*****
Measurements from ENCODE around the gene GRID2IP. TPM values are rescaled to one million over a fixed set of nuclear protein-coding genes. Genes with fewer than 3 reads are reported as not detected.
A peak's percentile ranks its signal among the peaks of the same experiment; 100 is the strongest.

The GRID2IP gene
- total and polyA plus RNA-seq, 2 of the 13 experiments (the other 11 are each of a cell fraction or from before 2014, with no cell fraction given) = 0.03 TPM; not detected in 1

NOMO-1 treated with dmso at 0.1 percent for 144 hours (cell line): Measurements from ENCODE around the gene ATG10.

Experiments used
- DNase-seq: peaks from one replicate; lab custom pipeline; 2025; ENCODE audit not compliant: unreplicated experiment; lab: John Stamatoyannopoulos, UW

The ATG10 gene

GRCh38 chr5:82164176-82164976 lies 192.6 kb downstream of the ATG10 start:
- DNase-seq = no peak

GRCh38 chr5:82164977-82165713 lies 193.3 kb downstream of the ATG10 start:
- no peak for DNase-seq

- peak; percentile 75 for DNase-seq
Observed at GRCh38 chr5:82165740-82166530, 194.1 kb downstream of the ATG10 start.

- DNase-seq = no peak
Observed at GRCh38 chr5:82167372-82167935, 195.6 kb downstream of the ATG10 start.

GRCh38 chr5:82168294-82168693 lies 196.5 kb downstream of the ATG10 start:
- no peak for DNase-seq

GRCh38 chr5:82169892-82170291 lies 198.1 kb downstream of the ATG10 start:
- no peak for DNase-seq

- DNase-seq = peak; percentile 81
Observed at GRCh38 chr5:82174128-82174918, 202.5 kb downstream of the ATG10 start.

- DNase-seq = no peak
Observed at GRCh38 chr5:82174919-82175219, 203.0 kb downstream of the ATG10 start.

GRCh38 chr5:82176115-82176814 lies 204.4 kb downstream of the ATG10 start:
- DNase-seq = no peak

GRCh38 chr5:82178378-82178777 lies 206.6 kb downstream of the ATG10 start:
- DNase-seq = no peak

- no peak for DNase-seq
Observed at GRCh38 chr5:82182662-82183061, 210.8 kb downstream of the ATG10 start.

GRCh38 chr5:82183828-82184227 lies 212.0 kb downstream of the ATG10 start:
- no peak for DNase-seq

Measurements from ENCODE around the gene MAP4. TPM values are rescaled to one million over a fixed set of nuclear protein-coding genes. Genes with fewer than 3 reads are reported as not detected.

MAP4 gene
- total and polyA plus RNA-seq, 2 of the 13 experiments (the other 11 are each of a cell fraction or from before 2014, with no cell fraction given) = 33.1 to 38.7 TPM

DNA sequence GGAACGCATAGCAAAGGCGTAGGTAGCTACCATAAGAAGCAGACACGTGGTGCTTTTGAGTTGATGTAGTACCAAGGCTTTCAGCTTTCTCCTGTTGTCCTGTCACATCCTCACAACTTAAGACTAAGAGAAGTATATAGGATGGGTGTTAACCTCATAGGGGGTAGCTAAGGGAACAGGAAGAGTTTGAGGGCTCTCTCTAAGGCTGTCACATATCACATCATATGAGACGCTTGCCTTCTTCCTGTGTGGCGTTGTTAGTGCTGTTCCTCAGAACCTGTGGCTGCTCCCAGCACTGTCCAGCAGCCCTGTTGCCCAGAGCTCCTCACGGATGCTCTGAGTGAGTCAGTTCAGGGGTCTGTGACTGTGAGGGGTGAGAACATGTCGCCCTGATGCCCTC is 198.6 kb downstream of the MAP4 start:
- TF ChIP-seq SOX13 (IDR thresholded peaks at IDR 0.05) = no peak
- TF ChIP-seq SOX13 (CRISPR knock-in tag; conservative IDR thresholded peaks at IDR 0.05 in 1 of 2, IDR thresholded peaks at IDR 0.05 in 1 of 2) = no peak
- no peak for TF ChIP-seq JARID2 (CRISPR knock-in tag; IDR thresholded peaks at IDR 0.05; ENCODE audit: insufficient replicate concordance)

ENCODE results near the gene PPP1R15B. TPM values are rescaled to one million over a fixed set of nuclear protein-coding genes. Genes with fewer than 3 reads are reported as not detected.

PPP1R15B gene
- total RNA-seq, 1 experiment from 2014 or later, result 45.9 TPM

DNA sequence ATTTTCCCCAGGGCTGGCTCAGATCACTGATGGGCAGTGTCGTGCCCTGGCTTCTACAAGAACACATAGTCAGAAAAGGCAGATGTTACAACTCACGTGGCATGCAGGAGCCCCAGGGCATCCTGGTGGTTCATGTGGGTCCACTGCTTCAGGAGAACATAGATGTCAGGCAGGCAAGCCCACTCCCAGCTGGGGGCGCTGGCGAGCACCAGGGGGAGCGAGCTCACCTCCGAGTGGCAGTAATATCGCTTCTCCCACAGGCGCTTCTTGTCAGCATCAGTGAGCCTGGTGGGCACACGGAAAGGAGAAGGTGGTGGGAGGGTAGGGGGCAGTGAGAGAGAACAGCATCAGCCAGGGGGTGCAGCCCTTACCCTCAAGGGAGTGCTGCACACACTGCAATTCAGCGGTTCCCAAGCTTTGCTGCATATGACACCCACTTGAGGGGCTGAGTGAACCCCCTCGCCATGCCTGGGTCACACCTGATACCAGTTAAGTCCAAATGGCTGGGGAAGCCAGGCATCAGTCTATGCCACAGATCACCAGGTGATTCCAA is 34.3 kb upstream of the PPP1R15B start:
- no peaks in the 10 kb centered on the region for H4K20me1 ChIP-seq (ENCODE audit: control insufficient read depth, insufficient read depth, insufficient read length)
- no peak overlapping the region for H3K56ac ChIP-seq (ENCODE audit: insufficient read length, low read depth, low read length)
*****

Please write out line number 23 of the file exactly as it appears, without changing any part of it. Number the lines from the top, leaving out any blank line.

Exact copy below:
- DNase-seq = no peak